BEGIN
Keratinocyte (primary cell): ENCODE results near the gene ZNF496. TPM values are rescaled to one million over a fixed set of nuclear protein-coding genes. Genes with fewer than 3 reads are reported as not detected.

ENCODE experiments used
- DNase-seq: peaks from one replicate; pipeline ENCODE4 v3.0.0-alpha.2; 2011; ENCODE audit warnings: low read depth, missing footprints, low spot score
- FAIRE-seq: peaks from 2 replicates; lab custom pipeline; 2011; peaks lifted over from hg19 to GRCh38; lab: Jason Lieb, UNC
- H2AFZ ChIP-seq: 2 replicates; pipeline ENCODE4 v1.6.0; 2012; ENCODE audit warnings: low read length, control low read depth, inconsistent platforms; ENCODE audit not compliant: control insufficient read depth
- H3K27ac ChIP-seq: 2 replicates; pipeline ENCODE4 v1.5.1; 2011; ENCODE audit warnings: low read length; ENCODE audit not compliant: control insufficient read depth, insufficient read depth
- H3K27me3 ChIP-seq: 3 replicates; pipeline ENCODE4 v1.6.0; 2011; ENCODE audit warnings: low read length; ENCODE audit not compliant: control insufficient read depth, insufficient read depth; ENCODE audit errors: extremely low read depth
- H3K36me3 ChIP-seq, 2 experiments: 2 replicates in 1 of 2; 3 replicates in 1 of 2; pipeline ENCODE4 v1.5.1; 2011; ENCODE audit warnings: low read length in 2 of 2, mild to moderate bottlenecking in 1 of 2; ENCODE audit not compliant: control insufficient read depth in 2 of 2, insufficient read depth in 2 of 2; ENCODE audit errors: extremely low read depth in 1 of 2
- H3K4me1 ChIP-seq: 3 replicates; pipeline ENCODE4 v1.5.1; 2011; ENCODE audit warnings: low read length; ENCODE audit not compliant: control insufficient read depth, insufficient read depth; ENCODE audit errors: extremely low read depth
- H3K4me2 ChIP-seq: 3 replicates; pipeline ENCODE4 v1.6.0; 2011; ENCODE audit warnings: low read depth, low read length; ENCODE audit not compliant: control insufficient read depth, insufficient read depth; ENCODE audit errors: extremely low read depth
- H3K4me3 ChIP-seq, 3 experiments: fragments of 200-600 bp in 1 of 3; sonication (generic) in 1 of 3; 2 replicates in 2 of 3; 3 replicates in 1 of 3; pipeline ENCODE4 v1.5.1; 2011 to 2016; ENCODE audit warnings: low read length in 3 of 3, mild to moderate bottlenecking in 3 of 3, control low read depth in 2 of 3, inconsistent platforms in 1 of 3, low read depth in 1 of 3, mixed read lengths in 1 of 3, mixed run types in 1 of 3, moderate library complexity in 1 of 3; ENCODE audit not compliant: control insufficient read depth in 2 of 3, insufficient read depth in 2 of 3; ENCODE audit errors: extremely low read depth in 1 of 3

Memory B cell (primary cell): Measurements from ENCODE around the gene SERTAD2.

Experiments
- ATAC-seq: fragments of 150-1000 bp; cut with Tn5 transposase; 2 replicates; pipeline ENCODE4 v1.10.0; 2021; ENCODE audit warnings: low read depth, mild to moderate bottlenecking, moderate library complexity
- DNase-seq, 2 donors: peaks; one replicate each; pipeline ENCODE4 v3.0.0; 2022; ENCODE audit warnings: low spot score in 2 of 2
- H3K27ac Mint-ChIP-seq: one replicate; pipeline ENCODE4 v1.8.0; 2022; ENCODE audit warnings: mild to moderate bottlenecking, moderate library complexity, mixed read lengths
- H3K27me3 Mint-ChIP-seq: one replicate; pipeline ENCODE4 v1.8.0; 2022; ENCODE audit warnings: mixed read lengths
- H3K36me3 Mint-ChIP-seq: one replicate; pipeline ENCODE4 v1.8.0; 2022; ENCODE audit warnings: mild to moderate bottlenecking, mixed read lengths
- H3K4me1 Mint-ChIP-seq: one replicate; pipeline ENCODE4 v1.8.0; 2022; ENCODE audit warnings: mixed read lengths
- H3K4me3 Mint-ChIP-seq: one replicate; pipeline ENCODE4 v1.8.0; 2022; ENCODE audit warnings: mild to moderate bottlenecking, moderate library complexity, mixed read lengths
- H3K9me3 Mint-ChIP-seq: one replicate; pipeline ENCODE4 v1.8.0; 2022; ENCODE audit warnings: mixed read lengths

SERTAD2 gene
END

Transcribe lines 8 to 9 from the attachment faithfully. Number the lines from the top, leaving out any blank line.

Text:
- H3K36me3 ChIP-seq, 2 experiments: 2 replicates in 1 of 2; 3 replicates in 1 of 2; pipeline ENCODE4 v1.5.1; 2011; ENCODE audit warnings: low read length in 2 of 2, mild to moderate bottlenecking in 1 of 2; ENCODE audit not compliant: control insufficient read depth in 2 of 2, insufficient read depth in 2 of 2; ENCODE audit errors: extremely low read depth in 1 of 2
- H3K4me1 ChIP-seq: 3 replicates; pipeline ENCODE4 v1.5.1; 2011; ENCODE audit warnings: low read length; ENCODE audit not compliant: control insufficient read depth, insufficient read depth; ENCODE audit errors: extremely low read depth